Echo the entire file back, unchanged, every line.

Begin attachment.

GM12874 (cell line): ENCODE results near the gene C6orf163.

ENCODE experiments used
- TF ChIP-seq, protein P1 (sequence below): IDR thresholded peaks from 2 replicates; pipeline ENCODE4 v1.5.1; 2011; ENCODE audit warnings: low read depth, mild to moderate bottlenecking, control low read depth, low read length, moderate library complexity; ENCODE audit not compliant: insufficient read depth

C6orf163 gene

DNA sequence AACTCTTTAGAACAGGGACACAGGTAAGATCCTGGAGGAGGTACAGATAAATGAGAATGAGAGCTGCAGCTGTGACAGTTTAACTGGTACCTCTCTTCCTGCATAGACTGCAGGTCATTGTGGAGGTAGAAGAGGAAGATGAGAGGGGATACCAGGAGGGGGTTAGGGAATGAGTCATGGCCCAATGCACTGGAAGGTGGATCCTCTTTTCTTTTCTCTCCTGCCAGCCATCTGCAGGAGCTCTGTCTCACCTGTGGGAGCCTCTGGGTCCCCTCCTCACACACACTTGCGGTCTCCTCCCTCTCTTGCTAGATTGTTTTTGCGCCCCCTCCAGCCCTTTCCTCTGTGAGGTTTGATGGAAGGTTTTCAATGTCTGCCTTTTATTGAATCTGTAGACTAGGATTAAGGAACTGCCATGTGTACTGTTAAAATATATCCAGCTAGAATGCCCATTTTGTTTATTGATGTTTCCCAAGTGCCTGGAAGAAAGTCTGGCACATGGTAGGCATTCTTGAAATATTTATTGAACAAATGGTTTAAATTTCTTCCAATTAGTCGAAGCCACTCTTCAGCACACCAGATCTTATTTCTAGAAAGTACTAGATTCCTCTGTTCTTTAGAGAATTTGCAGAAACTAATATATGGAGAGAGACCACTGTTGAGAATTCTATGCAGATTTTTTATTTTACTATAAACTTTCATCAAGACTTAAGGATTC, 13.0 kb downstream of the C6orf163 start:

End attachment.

GM12874 (cell line): ENCODE results near the gene C6orf163.

ENCODE experiments used
- TF ChIP-seq, protein P1 (sequence below): IDR thresholded peaks from 2 replicates; pipeline ENCODE4 v1.5.1; 2011; ENCODE audit warnings: low read depth, mild to moderate bottlenecking, control low read depth, low read length, moderate library complexity; ENCODE audit not compliant: insufficient read depth

C6orf163 gene

DNA sequence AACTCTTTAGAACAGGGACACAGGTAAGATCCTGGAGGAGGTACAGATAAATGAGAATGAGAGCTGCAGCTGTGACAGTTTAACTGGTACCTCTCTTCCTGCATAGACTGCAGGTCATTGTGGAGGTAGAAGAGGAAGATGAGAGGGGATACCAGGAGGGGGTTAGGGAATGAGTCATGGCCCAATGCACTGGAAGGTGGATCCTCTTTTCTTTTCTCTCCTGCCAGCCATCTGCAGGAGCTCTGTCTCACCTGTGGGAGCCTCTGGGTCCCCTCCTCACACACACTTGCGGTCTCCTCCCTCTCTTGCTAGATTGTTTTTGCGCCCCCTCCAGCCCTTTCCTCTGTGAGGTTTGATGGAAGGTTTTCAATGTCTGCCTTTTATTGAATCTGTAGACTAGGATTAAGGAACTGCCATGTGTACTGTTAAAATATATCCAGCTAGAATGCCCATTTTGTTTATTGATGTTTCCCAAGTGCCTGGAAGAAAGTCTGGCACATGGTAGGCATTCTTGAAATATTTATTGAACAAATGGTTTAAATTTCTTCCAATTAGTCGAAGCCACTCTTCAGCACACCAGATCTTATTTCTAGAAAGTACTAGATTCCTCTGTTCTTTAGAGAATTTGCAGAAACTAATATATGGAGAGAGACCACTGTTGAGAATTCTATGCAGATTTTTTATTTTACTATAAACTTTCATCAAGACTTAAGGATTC, 13.0 kb downstream of the C6orf163 start: